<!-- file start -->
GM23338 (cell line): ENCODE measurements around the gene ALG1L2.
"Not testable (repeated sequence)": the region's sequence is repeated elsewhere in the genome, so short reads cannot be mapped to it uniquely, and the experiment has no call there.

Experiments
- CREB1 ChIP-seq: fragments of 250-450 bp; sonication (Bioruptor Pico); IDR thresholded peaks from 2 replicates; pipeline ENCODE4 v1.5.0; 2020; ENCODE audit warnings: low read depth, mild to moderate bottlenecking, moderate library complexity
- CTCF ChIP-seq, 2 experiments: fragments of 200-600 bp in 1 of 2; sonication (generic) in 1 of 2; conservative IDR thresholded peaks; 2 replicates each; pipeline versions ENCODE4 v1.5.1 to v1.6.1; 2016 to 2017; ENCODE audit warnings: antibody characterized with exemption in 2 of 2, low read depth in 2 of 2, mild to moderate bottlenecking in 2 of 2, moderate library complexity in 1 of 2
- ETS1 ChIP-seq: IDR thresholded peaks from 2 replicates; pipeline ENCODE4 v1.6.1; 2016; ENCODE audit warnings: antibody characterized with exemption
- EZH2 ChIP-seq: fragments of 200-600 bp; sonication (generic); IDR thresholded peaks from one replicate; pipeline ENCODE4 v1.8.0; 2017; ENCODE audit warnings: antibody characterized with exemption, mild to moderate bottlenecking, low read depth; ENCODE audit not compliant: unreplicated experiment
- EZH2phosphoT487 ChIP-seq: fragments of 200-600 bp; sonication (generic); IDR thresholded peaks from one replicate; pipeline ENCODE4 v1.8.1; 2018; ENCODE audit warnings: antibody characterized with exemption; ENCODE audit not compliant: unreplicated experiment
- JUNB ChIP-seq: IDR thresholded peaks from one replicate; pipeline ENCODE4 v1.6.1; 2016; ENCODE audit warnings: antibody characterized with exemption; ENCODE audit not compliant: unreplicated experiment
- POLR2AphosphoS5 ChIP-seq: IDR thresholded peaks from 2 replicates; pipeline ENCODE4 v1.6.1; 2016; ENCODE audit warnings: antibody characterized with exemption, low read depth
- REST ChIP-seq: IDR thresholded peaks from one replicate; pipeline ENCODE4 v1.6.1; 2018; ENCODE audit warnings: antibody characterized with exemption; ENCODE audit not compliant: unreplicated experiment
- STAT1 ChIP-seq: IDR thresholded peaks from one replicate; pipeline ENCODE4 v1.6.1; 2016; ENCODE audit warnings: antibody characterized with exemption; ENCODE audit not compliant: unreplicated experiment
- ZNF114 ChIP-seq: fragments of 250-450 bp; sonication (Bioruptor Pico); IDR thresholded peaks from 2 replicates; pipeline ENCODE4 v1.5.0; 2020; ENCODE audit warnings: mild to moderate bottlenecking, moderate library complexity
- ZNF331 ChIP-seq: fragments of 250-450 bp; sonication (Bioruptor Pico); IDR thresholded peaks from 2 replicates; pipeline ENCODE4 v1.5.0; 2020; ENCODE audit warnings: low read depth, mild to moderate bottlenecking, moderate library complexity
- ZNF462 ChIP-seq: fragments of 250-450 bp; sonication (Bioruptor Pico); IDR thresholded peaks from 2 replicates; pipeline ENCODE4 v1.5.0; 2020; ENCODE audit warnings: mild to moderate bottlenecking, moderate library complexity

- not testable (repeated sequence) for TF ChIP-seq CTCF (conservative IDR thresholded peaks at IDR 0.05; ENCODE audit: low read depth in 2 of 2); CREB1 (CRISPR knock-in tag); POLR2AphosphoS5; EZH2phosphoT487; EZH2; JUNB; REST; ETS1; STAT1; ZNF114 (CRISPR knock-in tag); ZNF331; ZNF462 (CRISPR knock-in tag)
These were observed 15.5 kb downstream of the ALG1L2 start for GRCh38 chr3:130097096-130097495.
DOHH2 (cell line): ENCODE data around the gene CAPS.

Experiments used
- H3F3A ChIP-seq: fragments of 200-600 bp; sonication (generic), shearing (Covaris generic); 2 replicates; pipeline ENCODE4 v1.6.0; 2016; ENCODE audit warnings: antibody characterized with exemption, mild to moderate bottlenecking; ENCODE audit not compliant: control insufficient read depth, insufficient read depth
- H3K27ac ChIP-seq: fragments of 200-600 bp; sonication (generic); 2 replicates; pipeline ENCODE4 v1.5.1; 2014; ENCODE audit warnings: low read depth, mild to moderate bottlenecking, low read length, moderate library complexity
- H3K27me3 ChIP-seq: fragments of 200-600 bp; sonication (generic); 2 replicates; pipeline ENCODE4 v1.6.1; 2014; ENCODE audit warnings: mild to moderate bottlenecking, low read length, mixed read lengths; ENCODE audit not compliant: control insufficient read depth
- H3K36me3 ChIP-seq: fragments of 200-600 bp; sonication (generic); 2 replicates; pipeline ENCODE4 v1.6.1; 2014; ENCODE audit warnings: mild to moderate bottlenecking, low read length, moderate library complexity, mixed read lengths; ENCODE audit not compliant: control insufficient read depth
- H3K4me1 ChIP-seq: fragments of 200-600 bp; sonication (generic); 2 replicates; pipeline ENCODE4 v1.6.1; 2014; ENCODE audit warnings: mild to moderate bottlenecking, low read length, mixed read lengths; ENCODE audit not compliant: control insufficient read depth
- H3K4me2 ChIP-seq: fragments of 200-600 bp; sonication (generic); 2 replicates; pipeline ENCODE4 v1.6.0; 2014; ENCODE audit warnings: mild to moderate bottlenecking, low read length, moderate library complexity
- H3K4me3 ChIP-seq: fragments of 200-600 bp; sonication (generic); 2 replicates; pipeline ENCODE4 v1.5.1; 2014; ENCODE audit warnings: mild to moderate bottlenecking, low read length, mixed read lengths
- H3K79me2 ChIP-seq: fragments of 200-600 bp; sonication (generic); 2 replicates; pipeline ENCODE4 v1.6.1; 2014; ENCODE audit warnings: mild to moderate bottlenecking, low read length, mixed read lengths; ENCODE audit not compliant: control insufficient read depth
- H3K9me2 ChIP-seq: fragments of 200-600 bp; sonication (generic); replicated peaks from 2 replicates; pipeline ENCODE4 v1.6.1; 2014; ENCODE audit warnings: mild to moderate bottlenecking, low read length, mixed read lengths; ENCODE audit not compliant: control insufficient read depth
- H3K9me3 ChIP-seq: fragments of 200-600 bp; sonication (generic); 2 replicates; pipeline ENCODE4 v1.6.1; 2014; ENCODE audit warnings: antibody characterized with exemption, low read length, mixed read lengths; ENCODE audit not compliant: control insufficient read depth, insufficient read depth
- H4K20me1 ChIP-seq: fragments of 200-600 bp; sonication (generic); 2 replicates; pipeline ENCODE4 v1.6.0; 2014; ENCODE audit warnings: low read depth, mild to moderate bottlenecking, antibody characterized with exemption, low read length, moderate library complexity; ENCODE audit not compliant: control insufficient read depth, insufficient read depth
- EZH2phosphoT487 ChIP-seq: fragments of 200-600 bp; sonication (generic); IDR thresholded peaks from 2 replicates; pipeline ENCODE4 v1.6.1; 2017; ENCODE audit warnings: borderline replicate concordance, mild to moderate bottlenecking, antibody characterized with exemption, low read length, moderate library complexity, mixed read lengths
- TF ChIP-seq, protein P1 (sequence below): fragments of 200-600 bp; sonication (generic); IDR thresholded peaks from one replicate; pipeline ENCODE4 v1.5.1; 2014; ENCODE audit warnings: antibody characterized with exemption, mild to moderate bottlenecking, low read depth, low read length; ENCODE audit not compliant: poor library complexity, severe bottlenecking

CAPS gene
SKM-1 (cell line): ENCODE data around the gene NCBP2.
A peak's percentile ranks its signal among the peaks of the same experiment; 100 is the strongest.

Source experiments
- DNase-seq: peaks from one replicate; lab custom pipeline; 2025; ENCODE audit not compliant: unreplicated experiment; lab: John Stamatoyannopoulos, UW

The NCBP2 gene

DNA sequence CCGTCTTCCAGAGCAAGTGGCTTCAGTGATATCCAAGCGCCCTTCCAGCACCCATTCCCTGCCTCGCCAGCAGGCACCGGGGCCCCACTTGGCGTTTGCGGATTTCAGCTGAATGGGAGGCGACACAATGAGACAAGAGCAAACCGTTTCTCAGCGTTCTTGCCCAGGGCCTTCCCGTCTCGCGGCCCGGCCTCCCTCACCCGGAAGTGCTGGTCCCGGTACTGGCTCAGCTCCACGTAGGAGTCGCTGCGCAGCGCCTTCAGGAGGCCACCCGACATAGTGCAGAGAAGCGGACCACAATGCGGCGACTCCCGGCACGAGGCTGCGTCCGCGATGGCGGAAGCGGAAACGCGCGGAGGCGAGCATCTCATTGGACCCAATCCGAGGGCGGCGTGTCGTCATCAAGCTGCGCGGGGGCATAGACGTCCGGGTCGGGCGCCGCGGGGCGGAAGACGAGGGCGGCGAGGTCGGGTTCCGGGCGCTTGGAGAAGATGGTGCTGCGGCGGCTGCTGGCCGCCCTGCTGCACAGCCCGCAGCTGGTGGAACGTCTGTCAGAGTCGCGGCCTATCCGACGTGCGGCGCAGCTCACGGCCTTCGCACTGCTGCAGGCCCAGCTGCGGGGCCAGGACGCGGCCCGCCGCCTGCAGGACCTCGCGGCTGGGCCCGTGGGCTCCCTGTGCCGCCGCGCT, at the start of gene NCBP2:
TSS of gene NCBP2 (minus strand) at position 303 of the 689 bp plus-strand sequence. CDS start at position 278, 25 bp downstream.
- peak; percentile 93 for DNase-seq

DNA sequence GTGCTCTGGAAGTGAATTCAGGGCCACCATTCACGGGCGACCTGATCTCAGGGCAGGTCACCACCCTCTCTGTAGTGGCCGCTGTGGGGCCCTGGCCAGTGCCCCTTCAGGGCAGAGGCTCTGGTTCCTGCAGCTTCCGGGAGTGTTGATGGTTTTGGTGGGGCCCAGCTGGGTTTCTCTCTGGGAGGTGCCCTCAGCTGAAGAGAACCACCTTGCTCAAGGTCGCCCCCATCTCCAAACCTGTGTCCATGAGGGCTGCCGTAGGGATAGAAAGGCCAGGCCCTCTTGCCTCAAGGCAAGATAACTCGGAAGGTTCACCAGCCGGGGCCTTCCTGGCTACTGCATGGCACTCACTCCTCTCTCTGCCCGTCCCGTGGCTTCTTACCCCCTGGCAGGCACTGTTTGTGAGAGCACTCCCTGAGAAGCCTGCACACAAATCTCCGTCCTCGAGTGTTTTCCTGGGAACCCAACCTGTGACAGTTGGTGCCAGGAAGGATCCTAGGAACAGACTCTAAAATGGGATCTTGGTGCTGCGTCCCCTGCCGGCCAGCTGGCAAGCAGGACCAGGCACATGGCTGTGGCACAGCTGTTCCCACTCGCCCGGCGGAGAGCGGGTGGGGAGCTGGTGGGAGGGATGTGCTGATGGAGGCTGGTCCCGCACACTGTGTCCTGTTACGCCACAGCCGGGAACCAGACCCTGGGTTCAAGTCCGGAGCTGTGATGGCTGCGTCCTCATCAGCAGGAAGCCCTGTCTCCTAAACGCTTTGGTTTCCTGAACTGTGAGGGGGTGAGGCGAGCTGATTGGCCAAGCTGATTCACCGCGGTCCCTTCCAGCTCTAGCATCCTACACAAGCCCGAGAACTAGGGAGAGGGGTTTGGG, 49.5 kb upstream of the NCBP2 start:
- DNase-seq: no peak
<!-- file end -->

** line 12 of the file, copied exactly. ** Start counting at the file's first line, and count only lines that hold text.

- STAT1 ChIP-seq: IDR thresholded peaks from one replicate; pipeline ENCODE4 v1.6.1; 2016; ENCODE audit warnings: antibody characterized with exemption; ENCODE audit not compliant: unreplicated experiment